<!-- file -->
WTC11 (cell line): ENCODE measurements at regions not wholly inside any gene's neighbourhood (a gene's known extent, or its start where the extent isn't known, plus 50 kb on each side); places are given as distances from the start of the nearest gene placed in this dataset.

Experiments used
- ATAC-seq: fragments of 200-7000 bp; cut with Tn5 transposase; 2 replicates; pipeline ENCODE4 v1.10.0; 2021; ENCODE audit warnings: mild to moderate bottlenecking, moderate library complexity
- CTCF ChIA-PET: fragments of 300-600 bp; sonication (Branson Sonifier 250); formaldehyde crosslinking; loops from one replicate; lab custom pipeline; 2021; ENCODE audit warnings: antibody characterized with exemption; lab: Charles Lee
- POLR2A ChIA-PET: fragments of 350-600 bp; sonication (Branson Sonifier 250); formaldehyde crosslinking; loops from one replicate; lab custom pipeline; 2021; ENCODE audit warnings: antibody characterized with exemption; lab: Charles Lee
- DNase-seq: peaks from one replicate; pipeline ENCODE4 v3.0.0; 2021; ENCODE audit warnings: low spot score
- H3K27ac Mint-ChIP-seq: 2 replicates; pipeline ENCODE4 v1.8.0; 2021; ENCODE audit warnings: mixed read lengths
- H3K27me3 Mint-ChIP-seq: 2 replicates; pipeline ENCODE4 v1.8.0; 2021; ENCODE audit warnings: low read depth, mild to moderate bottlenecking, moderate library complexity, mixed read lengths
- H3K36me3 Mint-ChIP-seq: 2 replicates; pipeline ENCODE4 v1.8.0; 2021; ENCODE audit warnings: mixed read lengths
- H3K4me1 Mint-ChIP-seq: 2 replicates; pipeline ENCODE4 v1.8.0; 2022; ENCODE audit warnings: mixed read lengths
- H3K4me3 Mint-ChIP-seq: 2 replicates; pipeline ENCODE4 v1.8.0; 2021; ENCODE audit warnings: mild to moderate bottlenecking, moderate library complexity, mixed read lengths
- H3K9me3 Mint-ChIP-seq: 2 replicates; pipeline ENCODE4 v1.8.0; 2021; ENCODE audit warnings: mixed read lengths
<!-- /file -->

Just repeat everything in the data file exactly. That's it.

WTC11 (cell line): ENCODE measurements at regions not wholly inside any gene's neighbourhood (a gene's known extent, or its start where the extent isn't known, plus 50 kb on each side); places are given as distances from the start of the nearest gene placed in this dataset.

Experiments used
- ATAC-seq: fragments of 200-7000 bp; cut with Tn5 transposase; 2 replicates; pipeline ENCODE4 v1.10.0; 2021; ENCODE audit warnings: mild to moderate bottlenecking, moderate library complexity
- CTCF ChIA-PET: fragments of 300-600 bp; sonication (Branson Sonifier 250); formaldehyde crosslinking; loops from one replicate; lab custom pipeline; 2021; ENCODE audit warnings: antibody characterized with exemption; lab: Charles Lee
- POLR2A ChIA-PET: fragments of 350-600 bp; sonication (Branson Sonifier 250); formaldehyde crosslinking; loops from one replicate; lab custom pipeline; 2021; ENCODE audit warnings: antibody characterized with exemption; lab: Charles Lee
- DNase-seq: peaks from one replicate; pipeline ENCODE4 v3.0.0; 2021; ENCODE audit warnings: low spot score
- H3K27ac Mint-ChIP-seq: 2 replicates; pipeline ENCODE4 v1.8.0; 2021; ENCODE audit warnings: mixed read lengths
- H3K27me3 Mint-ChIP-seq: 2 replicates; pipeline ENCODE4 v1.8.0; 2021; ENCODE audit warnings: low read depth, mild to moderate bottlenecking, moderate library complexity, mixed read lengths
- H3K36me3 Mint-ChIP-seq: 2 replicates; pipeline ENCODE4 v1.8.0; 2021; ENCODE audit warnings: mixed read lengths
- H3K4me1 Mint-ChIP-seq: 2 replicates; pipeline ENCODE4 v1.8.0; 2022; ENCODE audit warnings: mixed read lengths
- H3K4me3 Mint-ChIP-seq: 2 replicates; pipeline ENCODE4 v1.8.0; 2021; ENCODE audit warnings: mild to moderate bottlenecking, moderate library complexity, mixed read lengths
- H3K9me3 Mint-ChIP-seq: 2 replicates; pipeline ENCODE4 v1.8.0; 2021; ENCODE audit warnings: mixed read lengths